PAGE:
1 out of how many? You know exactly what I mean here, and it's something that been needed for some period to be corrected. In the forum's what do you point/link to the Build or the Recommended?! Then say never mind what TH recommends (there) they meant this over (here).

    Also, if a system is ±$100 with Quality then no one cares if you go over/under if it's the smart thing to do to keep the integrity of the system in line with the more important issue of a balanced system. Prices change daily!

    Think about what I'm saying then next think about what TH Recommended means...what it 'should' mean?

    Most importantly, this is not a complaint to you 'Personally' it's a much needed 'Policy' to help Tom's Hardware. I like you personally, I like TH, and I'd LOVE for Tom's Hardware to be the best!
  • 3 Hide
    Crashman , June 8, 2012 11:21 AM
    jaquithit's a much needed 'Policy' to help Tom's Hardware.
    The problem is that we don't cover every board made, and it's usually the cheapest ones that companies aren't interested in promoting. I generally use recommended motherboards and often use recommended cases. I can't really complain about parts being used that fall outside the coverage, because Don and Paul are really trying to cut costs below much of the component coverage.

    What you really need is for me to get out of other types of articles and focus exclusively on covering all motherboards, then for TH to hire a dedicated case reviewer, etc. But we're already pushing five articles a week, so I don't think the added coverage would even fit the publishing schedule.
  • -4 Hide
    envolva , June 8, 2012 12:20 PM
    ArticleWith a couple of little alterations (and a slightly higher cost) we end up asking: would anyone like a $1100 Enthusiast PC?

    I don't want to see a $1100 enthusiast pc. Not one gearing for value while missing a ssd anyway. Still a balanced $1000 pc with windows, monitor, mouse and keyboard included in price would be nice. Don't have to buy those, just select the models and save the money from the total.
  • 1 Hide
    A Bad Day , June 8, 2012 12:24 PM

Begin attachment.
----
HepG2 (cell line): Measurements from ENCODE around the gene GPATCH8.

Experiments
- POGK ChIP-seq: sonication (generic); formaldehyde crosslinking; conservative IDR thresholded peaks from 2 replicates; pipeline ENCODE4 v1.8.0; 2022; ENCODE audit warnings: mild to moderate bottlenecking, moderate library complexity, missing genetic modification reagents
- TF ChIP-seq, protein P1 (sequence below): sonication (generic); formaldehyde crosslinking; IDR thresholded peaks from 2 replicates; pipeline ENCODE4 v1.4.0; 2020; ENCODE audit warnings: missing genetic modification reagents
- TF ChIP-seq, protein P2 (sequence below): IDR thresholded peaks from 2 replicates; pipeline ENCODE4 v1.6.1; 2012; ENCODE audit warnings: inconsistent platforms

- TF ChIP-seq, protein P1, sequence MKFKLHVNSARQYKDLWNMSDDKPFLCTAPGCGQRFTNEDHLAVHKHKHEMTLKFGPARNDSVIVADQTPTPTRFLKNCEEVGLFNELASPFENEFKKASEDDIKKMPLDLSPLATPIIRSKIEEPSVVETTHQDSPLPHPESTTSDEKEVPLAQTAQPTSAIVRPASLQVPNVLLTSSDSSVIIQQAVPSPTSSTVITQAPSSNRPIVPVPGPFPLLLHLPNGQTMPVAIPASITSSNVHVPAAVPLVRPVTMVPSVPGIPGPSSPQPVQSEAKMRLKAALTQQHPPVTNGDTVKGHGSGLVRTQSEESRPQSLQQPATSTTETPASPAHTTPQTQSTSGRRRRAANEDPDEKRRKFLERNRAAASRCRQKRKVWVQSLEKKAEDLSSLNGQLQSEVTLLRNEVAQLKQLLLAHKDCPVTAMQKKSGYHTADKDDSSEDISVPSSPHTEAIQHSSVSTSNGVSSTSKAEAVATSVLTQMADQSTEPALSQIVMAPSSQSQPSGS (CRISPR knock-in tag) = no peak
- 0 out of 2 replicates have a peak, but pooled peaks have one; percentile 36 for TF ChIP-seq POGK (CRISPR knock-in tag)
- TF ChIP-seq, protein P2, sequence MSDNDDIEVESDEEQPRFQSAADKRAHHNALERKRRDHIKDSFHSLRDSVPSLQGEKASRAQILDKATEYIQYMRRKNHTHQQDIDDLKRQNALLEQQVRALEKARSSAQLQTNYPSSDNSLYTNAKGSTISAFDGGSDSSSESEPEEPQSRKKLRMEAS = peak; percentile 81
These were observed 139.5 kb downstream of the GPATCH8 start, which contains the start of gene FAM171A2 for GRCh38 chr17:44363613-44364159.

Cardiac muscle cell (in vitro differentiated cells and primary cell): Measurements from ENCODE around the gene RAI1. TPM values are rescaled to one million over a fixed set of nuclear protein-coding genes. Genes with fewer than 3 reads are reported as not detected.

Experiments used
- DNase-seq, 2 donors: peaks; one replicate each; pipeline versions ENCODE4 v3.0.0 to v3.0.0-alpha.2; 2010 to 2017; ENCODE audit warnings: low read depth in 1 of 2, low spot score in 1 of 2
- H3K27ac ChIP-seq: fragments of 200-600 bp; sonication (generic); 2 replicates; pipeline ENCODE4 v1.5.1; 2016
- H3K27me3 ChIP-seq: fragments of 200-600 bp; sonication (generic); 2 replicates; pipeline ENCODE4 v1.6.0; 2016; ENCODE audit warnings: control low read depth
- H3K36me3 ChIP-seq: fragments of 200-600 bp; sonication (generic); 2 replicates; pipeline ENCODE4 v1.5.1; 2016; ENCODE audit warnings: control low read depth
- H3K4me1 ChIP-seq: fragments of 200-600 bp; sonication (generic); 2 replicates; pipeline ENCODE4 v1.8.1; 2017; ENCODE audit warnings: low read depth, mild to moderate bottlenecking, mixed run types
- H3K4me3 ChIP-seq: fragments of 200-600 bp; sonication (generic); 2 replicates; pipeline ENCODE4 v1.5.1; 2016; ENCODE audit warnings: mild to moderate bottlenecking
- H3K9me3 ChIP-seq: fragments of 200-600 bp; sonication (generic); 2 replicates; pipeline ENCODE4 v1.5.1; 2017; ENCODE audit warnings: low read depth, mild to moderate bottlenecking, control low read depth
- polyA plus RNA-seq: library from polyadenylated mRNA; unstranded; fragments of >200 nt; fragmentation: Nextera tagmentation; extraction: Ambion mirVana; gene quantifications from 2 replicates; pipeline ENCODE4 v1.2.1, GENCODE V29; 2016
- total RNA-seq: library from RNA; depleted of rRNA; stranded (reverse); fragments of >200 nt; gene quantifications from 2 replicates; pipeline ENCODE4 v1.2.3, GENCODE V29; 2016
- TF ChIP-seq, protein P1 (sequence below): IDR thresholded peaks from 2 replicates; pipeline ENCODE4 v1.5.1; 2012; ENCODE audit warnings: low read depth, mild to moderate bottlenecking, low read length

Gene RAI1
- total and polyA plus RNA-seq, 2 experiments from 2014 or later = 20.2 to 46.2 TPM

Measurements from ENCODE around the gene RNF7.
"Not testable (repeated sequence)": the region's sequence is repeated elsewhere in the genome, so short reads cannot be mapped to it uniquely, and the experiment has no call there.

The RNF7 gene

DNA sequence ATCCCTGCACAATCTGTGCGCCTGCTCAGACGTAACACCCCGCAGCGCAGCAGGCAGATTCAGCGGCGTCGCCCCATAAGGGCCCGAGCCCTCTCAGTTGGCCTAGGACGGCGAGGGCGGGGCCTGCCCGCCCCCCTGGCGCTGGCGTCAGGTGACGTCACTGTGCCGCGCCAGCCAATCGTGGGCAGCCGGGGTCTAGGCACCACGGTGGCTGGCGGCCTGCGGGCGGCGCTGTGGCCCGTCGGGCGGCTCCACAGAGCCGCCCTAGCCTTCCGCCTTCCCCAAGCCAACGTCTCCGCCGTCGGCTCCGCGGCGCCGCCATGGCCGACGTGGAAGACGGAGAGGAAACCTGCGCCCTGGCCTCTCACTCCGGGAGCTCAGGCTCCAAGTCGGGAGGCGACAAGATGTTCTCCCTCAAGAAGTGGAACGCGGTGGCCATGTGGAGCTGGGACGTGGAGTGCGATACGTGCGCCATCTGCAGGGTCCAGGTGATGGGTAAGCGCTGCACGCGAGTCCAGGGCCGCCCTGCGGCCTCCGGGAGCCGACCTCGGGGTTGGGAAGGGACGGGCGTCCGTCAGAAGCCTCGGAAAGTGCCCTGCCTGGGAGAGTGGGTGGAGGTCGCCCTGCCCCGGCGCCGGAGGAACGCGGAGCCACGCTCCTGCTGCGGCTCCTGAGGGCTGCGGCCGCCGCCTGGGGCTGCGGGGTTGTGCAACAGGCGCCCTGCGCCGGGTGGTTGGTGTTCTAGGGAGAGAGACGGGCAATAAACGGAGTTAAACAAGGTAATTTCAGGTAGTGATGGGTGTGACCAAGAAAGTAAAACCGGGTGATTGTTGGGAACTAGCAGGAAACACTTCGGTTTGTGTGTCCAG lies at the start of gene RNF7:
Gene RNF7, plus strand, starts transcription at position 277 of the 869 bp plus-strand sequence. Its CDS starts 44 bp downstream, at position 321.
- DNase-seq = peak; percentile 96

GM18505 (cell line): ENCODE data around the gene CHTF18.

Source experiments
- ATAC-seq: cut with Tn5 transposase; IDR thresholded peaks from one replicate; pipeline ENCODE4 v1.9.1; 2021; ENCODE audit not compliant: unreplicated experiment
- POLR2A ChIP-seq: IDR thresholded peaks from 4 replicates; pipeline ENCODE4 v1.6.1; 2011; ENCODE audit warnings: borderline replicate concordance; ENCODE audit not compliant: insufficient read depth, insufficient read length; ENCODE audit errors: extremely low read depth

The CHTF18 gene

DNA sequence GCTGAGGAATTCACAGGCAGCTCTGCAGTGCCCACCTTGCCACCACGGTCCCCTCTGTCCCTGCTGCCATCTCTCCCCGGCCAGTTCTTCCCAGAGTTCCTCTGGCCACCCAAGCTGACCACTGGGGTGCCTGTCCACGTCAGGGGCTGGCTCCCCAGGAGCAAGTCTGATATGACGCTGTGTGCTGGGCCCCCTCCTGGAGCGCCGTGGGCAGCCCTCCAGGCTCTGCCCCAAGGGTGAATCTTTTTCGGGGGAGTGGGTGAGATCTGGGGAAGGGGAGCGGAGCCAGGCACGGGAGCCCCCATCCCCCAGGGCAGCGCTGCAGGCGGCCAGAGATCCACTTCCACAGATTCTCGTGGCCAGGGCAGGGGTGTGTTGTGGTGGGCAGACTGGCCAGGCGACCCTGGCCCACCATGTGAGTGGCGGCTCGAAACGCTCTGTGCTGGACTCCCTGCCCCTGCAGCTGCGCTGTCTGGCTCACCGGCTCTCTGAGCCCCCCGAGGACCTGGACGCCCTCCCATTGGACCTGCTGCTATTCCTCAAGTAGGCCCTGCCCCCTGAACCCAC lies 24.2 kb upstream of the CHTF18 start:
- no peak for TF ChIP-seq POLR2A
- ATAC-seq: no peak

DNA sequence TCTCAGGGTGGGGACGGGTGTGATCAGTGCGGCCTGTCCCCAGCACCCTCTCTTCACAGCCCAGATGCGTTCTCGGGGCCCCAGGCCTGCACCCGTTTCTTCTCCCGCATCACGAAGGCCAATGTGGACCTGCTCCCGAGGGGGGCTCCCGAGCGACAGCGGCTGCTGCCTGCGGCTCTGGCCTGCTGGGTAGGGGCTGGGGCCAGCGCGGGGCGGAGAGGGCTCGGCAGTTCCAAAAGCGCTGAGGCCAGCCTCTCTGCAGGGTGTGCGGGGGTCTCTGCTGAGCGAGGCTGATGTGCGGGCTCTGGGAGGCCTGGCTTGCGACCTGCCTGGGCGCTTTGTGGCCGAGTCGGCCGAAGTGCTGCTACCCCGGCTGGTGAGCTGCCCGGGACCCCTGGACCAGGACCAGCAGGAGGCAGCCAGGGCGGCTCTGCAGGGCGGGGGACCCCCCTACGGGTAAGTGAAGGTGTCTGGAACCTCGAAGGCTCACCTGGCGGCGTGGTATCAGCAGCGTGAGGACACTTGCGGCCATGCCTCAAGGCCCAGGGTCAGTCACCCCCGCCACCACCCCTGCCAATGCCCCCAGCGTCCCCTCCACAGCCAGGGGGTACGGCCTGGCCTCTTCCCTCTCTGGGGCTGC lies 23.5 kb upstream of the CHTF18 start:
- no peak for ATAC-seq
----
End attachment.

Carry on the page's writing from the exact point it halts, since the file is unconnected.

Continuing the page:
ojasAll true, but the 670 also costs much less, and iirc after an OC it can catch the 680. Could have cut $60-80 in the $1000 build if it were available then. That could have gone into a better case, and a 2500K. Might not have left room for an SSD though, seeing that they were already over by $34...but yeah $1100 could get you that as well...


    The only issue is that the 670 is very rare. AMD would drop the price of their 7900's GPUs, if Nividia boost their supply, which isn't happening anytime soon.
  • 1 Hide
    Onus , June 8, 2012 12:29 PM
    The $1700 PC was a nice machine. Perhaps a little more heavily focused on gaming than I'd like to see, still none of its parts raised eyebrows. It was a "safe" build, even if a little boring in some ways. If I won it, I'd probably build it as-is, although I'd likely end up selling the GTX680 because my games just don't need that power.
    The $1000 machine used a nightmarish case and made a few uncomfortable compromises. If I win it, I will sell the graphics card to buy a SSD, 8GB of RAM, and a considerably weaker graphics card, and build it for my non-gamer wife in her Antec Sonata III.
    The $500 PC was a remarkable experiment. At its specific target, it seems to do quite well, but for anyone who isn't playing games 100% of the time, it would be an exercise in frustration. Should I win it, I will probably sell the graphics card and CPU for an I5-2400, get 8GB of RAM, and build it for my non-gamer father using his HD6670 as a substantial upgrade over his E6750.

    Similar to what another poster suggested, I'd like to see one of two notable "requirements" in these builds. They must either be something that a real user would actually build, in its entirely (last quarter's $2.6K build was a perfect example, this quarter's $2K build might have made it if the remaining $259 in the budget had been used), OR, it must be an experimental build purely intended to test something legitimate. It might be nothing someone would build, but maybe only because they'd never thought about it. This quarter's $500 build clearly qualifies, and I hope it is remembered as fondly as that quad Crossfire HD4850 build that a few of us have mentioned. With that latter in mind, some ideas might include physically constrained builds (must fit in carry-on luggage, or be suitable for a dorm room) or machines that must achieve certain minimums in a real-world benchmark (not necessarily a game).
    And although I do prefer firm budgets, jaquith has a very good point. $25 here, $50 there, adds up (and where do you stop?), but a single carefully justified $25-$50 "bump," representing perhaps another week of waiting and/or saving, seems reasonable. After all, just think what the $500 PC could have been like with a $100 CPU. It might even be appropriate to allow a "do-over" for a part, such as to avoid a fiasco like the Logisys case, or last quarter's defective motherboard. Afterall, an experimental build could become a total waste due to a single botched part.
  • 1 Hide
    SinisterSalad , June 8, 2012 1:27 PM
    Quote:
    Anyone who thinks that Battlefield 3's single-player campaign might be slightly CPU-bound needs only look at our Medium quality results to find differently. At the most CPU-dependent settings, the frequency-deficient $1000 build nearly catches the sub-$2000 PC.


    I think that most everyone here knows that it's true the single player in BF3 is not very CPU heavy. Multiplayer is a different animal, though. A stronger quad-core can make a huge difference in that realm. I went from a Phenom II 945 to a 2500k, and my FPS jumped 15% with the same GPU setup.